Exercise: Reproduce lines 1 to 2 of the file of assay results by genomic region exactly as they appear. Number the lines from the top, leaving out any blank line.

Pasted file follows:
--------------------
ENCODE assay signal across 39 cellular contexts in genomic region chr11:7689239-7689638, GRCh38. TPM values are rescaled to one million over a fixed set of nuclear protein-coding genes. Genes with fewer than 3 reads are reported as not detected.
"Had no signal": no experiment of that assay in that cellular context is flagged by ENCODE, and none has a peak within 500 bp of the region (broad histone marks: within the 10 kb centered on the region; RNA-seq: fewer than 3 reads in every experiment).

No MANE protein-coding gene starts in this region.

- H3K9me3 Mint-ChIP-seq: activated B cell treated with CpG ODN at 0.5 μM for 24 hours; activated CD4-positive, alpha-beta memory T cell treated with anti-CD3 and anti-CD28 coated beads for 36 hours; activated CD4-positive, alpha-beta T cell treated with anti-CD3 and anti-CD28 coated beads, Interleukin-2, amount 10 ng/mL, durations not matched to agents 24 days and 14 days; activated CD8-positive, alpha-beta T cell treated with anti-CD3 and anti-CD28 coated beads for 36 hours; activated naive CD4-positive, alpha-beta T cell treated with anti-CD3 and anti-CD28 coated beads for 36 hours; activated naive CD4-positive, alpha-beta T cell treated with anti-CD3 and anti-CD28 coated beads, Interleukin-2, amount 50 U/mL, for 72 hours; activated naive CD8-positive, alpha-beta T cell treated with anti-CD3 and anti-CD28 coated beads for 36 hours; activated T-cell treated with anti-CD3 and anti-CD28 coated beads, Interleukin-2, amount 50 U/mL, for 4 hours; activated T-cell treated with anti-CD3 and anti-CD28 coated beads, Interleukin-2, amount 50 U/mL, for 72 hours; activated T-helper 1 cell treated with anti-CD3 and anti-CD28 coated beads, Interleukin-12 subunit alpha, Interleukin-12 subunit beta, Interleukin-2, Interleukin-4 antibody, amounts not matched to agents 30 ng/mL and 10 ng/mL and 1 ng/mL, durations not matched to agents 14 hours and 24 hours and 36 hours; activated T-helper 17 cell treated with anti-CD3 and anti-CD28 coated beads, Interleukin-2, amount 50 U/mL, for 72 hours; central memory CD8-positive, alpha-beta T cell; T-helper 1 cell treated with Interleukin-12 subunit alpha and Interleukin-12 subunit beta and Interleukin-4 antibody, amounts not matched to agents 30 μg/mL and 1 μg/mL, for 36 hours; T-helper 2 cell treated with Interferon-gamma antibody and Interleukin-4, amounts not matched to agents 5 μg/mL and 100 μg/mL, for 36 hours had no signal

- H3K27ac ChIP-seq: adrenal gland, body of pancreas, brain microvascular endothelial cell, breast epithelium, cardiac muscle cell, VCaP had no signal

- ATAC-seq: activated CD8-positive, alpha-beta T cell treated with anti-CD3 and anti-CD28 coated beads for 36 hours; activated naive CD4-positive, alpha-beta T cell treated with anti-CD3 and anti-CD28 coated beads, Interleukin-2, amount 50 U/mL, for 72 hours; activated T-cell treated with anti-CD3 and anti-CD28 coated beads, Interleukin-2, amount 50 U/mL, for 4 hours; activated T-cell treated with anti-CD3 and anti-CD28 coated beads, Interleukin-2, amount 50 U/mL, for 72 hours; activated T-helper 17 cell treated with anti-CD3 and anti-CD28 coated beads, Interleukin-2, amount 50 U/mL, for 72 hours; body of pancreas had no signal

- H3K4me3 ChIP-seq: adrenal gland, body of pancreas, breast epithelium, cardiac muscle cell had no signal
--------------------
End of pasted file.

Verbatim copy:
ENCODE assay signal across 39 cellular contexts in genomic region chr11:7689239-7689638, GRCh38. TPM values are rescaled to one million over a fixed set of nuclear protein-coding genes. Genes with fewer than 3 reads are reported as not detected.
"Had no signal": no experiment of that assay in that cellular context is flagged by ENCODE, and none has a peak within 500 bp of the region (broad histone marks: within the 10 kb centered on the region; RNA-seq: fewer than 3 reads in every experiment).